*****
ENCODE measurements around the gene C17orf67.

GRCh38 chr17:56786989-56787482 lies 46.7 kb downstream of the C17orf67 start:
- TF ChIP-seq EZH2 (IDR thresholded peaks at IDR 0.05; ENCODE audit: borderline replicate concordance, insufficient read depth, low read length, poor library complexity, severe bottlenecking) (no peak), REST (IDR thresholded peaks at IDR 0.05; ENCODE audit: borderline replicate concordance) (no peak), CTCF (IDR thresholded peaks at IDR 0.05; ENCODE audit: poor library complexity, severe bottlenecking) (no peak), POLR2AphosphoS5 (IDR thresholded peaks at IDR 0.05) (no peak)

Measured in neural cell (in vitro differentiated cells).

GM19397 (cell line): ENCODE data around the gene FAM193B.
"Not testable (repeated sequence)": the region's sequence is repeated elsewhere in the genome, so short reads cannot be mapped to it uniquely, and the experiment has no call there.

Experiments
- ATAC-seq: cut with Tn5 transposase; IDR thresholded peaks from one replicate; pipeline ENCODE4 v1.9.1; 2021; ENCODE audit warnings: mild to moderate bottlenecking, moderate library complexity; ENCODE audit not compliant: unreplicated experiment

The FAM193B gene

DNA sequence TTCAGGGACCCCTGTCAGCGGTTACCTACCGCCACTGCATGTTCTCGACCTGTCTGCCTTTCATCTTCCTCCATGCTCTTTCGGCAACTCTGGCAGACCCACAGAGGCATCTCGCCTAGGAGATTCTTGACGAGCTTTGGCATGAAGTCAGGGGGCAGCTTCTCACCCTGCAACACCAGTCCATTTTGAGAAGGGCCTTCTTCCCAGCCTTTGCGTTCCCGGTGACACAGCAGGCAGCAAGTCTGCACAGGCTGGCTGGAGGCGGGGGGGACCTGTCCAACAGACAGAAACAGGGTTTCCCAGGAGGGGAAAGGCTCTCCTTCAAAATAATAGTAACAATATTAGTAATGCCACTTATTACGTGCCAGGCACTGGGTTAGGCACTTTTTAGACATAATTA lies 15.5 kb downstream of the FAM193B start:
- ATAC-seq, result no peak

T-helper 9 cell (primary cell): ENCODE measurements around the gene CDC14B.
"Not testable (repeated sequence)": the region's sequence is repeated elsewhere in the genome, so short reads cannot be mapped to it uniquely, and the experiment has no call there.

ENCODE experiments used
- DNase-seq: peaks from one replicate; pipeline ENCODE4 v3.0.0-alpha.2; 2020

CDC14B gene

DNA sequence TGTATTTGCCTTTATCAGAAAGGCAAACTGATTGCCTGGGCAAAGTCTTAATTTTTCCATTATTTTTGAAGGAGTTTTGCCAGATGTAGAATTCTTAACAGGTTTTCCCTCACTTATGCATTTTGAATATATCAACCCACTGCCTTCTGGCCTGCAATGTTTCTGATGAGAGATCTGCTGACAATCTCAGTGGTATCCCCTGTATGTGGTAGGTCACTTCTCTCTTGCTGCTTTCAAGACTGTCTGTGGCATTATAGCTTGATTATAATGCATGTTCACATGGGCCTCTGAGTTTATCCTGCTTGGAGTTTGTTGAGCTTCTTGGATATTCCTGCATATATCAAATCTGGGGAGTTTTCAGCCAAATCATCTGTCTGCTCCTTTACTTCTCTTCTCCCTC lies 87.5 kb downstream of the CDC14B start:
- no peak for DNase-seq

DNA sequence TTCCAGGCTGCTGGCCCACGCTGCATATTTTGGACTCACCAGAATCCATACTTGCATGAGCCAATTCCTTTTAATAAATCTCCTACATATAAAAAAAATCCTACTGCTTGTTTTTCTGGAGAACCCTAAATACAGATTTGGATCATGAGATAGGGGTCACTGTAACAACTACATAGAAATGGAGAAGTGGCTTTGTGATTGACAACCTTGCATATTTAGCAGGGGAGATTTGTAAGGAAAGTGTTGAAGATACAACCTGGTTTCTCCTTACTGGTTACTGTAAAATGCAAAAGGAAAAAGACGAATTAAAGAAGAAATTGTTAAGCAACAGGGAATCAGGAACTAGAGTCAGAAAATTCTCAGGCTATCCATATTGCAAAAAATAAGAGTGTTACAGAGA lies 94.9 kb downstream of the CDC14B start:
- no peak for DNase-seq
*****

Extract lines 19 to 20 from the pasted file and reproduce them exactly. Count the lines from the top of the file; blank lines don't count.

DNA sequence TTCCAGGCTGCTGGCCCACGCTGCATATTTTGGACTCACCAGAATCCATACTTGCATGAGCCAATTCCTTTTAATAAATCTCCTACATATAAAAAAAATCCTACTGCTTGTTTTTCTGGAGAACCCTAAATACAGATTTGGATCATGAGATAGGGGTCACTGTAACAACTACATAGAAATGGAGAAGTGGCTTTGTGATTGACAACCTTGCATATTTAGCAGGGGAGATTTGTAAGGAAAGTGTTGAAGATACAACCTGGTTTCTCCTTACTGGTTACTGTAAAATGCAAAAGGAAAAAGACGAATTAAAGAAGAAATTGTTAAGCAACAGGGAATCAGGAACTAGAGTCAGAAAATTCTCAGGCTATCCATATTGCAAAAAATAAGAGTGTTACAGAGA lies 94.9 kb downstream of the CDC14B start:
- no peak for DNase-seq